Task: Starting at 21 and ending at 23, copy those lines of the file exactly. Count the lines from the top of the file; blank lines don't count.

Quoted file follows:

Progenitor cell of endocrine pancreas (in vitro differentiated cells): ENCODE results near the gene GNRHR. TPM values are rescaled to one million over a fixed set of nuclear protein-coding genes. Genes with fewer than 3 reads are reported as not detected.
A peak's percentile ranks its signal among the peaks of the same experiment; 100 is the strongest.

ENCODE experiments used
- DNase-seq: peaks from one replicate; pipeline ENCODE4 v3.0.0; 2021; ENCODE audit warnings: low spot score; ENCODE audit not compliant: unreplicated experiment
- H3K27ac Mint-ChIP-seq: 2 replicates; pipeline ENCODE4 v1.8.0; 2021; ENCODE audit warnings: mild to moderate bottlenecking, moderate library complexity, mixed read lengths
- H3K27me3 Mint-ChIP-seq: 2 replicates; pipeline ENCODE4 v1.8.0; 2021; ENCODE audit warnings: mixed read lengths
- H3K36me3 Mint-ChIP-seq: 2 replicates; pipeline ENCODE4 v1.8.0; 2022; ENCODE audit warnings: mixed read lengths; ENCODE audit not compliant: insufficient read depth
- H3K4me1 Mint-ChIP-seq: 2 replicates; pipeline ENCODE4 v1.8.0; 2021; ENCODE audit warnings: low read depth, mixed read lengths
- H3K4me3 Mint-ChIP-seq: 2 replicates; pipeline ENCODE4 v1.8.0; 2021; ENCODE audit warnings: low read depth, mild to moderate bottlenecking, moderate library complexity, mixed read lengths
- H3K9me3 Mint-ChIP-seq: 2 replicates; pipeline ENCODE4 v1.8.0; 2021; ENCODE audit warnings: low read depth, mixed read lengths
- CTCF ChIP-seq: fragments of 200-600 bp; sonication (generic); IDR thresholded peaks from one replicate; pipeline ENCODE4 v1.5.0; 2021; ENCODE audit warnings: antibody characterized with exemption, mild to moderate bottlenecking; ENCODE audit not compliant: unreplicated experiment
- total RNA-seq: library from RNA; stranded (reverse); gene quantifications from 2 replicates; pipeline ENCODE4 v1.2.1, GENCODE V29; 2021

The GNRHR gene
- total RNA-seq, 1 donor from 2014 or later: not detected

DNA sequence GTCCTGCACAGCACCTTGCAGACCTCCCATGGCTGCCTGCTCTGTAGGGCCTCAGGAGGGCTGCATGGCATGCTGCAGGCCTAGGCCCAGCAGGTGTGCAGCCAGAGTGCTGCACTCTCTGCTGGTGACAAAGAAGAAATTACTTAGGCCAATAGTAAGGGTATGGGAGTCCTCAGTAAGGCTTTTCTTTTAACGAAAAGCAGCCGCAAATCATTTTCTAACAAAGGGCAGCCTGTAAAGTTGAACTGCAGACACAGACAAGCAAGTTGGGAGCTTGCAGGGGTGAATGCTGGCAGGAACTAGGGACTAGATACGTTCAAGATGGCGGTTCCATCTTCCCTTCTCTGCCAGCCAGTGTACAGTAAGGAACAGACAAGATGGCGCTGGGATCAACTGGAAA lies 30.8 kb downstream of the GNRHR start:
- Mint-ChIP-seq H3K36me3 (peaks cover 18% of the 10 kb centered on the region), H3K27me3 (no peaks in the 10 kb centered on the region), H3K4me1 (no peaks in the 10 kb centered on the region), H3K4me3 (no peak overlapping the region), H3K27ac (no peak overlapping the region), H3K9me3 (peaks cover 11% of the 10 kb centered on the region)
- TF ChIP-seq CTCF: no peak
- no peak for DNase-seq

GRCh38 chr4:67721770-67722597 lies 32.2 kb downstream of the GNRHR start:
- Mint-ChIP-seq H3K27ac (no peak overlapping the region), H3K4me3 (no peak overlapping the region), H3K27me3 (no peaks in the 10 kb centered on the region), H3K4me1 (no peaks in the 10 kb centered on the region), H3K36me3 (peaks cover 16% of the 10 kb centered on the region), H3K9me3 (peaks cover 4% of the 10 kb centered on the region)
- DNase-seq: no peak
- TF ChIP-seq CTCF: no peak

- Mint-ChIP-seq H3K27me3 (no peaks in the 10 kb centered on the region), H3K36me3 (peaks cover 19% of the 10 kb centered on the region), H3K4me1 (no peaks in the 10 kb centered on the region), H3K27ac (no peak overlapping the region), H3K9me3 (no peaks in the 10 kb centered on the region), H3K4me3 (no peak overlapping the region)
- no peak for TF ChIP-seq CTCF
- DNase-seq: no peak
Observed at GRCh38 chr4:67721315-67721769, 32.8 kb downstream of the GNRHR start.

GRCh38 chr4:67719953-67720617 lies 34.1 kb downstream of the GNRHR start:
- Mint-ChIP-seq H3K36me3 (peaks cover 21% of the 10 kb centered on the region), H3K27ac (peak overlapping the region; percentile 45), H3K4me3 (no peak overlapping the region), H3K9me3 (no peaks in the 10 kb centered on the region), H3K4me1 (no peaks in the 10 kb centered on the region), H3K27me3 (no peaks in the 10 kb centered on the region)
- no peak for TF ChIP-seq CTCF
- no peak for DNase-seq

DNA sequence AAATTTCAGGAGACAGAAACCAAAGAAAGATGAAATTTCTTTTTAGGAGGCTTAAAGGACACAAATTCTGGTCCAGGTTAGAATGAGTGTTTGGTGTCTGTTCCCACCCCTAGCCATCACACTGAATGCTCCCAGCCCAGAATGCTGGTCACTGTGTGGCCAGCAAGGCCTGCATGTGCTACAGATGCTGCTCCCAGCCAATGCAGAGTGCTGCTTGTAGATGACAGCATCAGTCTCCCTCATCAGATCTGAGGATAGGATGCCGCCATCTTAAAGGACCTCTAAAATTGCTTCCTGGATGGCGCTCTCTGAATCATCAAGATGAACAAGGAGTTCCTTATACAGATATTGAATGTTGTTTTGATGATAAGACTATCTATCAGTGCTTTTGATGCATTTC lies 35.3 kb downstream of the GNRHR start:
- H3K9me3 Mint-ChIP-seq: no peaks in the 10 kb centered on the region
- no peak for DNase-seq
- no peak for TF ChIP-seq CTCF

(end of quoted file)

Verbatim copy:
- DNase-seq: no peak
- TF ChIP-seq CTCF: no peak

- Mint-ChIP-seq H3K27me3 (no peaks in the 10 kb centered on the region), H3K36me3 (peaks cover 19% of the 10 kb centered on the region), H3K4me1 (no peaks in the 10 kb centered on the region), H3K27ac (no peak overlapping the region), H3K9me3 (no peaks in the 10 kb centered on the region), H3K4me3 (no peak overlapping the region)